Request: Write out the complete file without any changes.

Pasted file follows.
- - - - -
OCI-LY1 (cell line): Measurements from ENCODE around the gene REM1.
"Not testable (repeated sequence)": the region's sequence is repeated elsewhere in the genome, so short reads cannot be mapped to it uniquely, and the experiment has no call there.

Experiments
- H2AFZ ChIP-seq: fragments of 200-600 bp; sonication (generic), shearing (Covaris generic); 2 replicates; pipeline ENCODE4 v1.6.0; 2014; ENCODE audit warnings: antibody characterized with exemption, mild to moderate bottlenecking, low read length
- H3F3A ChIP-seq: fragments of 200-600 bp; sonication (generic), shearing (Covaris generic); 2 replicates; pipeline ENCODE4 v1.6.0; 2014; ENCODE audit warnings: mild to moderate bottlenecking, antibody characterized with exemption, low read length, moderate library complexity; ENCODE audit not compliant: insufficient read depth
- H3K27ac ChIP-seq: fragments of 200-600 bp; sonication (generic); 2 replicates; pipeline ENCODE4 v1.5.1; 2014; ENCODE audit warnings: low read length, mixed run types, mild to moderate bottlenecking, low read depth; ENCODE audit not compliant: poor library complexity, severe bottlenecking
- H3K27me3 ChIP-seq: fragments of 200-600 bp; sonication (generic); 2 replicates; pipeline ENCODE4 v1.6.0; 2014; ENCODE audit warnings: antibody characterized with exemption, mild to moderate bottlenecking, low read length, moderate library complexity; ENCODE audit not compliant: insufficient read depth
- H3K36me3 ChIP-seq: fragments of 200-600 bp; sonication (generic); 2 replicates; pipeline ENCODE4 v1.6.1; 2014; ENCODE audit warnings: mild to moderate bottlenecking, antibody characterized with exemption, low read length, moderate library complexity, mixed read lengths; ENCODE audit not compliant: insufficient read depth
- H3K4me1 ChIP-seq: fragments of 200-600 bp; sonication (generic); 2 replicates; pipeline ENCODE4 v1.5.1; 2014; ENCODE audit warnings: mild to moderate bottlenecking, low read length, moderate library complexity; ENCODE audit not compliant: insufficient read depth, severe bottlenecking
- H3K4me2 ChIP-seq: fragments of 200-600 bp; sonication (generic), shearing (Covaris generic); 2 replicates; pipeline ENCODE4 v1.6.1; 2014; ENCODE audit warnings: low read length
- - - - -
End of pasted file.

OCI-LY1 (cell line): Measurements from ENCODE around the gene REM1.
"Not testable (repeated sequence)": the region's sequence is repeated elsewhere in the genome, so short reads cannot be mapped to it uniquely, and the experiment has no call there.

Experiments
- H2AFZ ChIP-seq: fragments of 200-600 bp; sonication (generic), shearing (Covaris generic); 2 replicates; pipeline ENCODE4 v1.6.0; 2014; ENCODE audit warnings: antibody characterized with exemption, mild to moderate bottlenecking, low read length
- H3F3A ChIP-seq: fragments of 200-600 bp; sonication (generic), shearing (Covaris generic); 2 replicates; pipeline ENCODE4 v1.6.0; 2014; ENCODE audit warnings: mild to moderate bottlenecking, antibody characterized with exemption, low read length, moderate library complexity; ENCODE audit not compliant: insufficient read depth
- H3K27ac ChIP-seq: fragments of 200-600 bp; sonication (generic); 2 replicates; pipeline ENCODE4 v1.5.1; 2014; ENCODE audit warnings: low read length, mixed run types, mild to moderate bottlenecking, low read depth; ENCODE audit not compliant: poor library complexity, severe bottlenecking
- H3K27me3 ChIP-seq: fragments of 200-600 bp; sonication (generic); 2 replicates; pipeline ENCODE4 v1.6.0; 2014; ENCODE audit warnings: antibody characterized with exemption, mild to moderate bottlenecking, low read length, moderate library complexity; ENCODE audit not compliant: insufficient read depth
- H3K36me3 ChIP-seq: fragments of 200-600 bp; sonication (generic); 2 replicates; pipeline ENCODE4 v1.6.1; 2014; ENCODE audit warnings: mild to moderate bottlenecking, antibody characterized with exemption, low read length, moderate library complexity, mixed read lengths; ENCODE audit not compliant: insufficient read depth
- H3K4me1 ChIP-seq: fragments of 200-600 bp; sonication (generic); 2 replicates; pipeline ENCODE4 v1.5.1; 2014; ENCODE audit warnings: mild to moderate bottlenecking, low read length, moderate library complexity; ENCODE audit not compliant: insufficient read depth, severe bottlenecking
- H3K4me2 ChIP-seq: fragments of 200-600 bp; sonication (generic), shearing (Covaris generic); 2 replicates; pipeline ENCODE4 v1.6.1; 2014; ENCODE audit warnings: low read length